In 1942, he married future Hollywood starlet Ava Gardner, but the two were divorced well before she became a star in her own right. While stationed in the military in Alabama in 1944, Rooney met and married local beauty-queen Betty Jane Phillips. This marriage ended in divorce after he returned from Europe at the end of World War II. His subsequent marriages to Martha Vickers (1949) and Elaine Mahnken (1952) were also short-lived and ended in divorce. In 1958, Rooney married Barbara Ann Thomason, but tragedy struck when she was murdered in 1966. Falling into deep depression, he married Barbara’s friend, Marge Lane, who helped him take care of his young children. The marriage lasted only 100 days. He was married to Carolyn Hockett from 1969 to 1974, but financial instability ended the relationship. Finally, in 1978, Rooney married Jan Chamberlin, his 8th wife.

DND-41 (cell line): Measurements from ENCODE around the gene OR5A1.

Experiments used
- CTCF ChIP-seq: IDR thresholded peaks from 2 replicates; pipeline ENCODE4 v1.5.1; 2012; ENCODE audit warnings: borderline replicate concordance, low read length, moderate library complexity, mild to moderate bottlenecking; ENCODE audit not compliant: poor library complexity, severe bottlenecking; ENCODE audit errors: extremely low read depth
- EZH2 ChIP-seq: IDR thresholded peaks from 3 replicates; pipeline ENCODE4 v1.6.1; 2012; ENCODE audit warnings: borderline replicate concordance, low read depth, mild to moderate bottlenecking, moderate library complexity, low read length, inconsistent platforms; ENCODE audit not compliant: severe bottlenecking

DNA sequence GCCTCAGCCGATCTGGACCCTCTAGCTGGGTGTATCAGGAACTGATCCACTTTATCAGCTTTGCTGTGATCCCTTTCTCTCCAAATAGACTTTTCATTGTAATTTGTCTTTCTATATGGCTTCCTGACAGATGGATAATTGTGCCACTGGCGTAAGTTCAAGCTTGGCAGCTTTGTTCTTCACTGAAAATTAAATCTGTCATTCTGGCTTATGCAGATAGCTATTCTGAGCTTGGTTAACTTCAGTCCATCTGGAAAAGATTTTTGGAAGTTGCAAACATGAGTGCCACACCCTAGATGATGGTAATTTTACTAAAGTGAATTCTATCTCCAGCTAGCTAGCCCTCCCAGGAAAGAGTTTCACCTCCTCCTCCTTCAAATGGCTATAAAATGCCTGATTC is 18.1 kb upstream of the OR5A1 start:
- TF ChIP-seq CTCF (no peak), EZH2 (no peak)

Rooney is an outspoken advocate for veterans and senior rights.
On September 23, 2010, Rooney celebrated his 90th birthday at Feinstein’s at Loews Regency in the Upper East Side of New York City. Among the people who were attending the party were: Donald Trump, Regis Philbin, Nathan Lane and Tony Bennett. In December 2010 he was honored as Turner Classic Movies Star of the Month.
On February 16, 2011, Rooney was granted a temporary restraining order against Christopher Aber, one of Jan Rooney’s two sons from a previous marriage. On March 2, 2011 Rooney appeared before a special U.S. Senate committee that was considering legislation to curb elder abuse. Rooney stated that he was financially abused by unnamed family members. On March 27, 2011, all of Rooney’s finances were permanently handed over to lawyers over the claim of missing money.
In April 2011, the temporary restraining order that Rooney was previously granted was replaced by a confidential settlement between Rooney and his stepson. Christopher Aber and Jan Rooney have denied all the allegations.
In May of 2013, Mickey sold his house of many years, separated from his wife Jan Rooney and split the proceeds